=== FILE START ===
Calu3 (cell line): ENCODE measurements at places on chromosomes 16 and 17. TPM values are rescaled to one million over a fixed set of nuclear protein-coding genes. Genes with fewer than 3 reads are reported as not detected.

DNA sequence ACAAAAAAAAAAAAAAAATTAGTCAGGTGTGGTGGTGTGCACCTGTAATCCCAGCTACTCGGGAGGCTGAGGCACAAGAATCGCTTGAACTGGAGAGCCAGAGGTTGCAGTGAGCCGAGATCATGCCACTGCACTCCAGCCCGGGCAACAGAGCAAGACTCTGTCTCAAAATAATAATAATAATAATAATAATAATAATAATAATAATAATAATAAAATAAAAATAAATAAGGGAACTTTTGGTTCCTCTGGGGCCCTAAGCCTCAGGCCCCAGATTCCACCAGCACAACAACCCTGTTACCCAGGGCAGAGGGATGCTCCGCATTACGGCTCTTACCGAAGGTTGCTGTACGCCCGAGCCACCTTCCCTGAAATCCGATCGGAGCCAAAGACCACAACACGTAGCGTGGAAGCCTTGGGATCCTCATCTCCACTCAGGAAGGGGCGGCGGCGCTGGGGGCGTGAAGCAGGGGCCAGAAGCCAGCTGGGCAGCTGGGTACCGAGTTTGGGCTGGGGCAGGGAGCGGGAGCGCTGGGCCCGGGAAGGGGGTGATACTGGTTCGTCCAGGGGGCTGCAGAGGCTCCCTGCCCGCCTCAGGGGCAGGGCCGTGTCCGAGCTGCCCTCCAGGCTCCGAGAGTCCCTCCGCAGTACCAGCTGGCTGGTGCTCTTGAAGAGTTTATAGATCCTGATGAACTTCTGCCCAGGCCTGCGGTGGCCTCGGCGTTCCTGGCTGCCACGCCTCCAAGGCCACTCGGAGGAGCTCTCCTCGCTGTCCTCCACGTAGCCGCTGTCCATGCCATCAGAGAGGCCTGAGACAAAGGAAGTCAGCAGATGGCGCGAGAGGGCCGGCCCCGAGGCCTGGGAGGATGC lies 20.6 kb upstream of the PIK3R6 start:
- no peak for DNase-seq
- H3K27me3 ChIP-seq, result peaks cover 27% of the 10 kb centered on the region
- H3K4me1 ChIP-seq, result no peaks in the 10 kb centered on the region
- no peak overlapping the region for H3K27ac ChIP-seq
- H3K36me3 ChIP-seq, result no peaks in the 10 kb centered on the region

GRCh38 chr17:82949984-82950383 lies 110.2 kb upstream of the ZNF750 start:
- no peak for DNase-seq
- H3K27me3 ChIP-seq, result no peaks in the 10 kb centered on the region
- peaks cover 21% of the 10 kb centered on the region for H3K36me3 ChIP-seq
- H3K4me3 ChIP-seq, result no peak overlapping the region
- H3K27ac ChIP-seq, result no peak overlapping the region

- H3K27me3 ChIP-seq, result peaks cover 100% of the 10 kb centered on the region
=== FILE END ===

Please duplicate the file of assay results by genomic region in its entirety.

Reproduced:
Calu3 (cell line): ENCODE measurements at places on chromosomes 16 and 17. TPM values are rescaled to one million over a fixed set of nuclear protein-coding genes. Genes with fewer than 3 reads are reported as not detected.

DNA sequence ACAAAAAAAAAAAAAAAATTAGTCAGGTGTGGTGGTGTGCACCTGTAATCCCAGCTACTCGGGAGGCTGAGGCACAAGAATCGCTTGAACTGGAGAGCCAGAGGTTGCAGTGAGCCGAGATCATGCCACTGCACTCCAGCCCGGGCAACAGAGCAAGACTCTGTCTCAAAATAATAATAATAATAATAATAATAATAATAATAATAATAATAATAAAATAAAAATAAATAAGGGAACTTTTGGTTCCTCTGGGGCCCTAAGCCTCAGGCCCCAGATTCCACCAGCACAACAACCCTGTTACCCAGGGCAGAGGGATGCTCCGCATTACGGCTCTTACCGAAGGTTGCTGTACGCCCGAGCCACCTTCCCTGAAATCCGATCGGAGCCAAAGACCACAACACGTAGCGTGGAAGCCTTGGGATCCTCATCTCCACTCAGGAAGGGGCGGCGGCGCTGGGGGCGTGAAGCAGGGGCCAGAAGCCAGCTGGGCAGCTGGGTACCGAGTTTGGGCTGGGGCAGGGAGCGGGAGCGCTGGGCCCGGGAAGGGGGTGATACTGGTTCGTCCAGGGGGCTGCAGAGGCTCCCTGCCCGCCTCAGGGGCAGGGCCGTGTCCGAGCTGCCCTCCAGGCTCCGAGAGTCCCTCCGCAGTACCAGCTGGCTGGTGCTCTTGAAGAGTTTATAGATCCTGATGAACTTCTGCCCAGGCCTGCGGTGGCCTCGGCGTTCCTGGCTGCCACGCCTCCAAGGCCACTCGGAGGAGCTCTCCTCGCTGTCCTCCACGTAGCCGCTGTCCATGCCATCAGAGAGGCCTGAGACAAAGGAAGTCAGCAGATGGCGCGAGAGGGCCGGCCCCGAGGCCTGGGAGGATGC lies 20.6 kb upstream of the PIK3R6 start:
- no peak for DNase-seq
- H3K27me3 ChIP-seq, result peaks cover 27% of the 10 kb centered on the region
- H3K4me1 ChIP-seq, result no peaks in the 10 kb centered on the region
- no peak overlapping the region for H3K27ac ChIP-seq
- H3K36me3 ChIP-seq, result no peaks in the 10 kb centered on the region

GRCh38 chr17:82949984-82950383 lies 110.2 kb upstream of the ZNF750 start:
- no peak for DNase-seq
- H3K27me3 ChIP-seq, result no peaks in the 10 kb centered on the region
- peaks cover 21% of the 10 kb centered on the region for H3K36me3 ChIP-seq
- H3K4me3 ChIP-seq, result no peak overlapping the region
- H3K27ac ChIP-seq, result no peak overlapping the region

- H3K27me3 ChIP-seq, result peaks cover 100% of the 10 kb centered on the region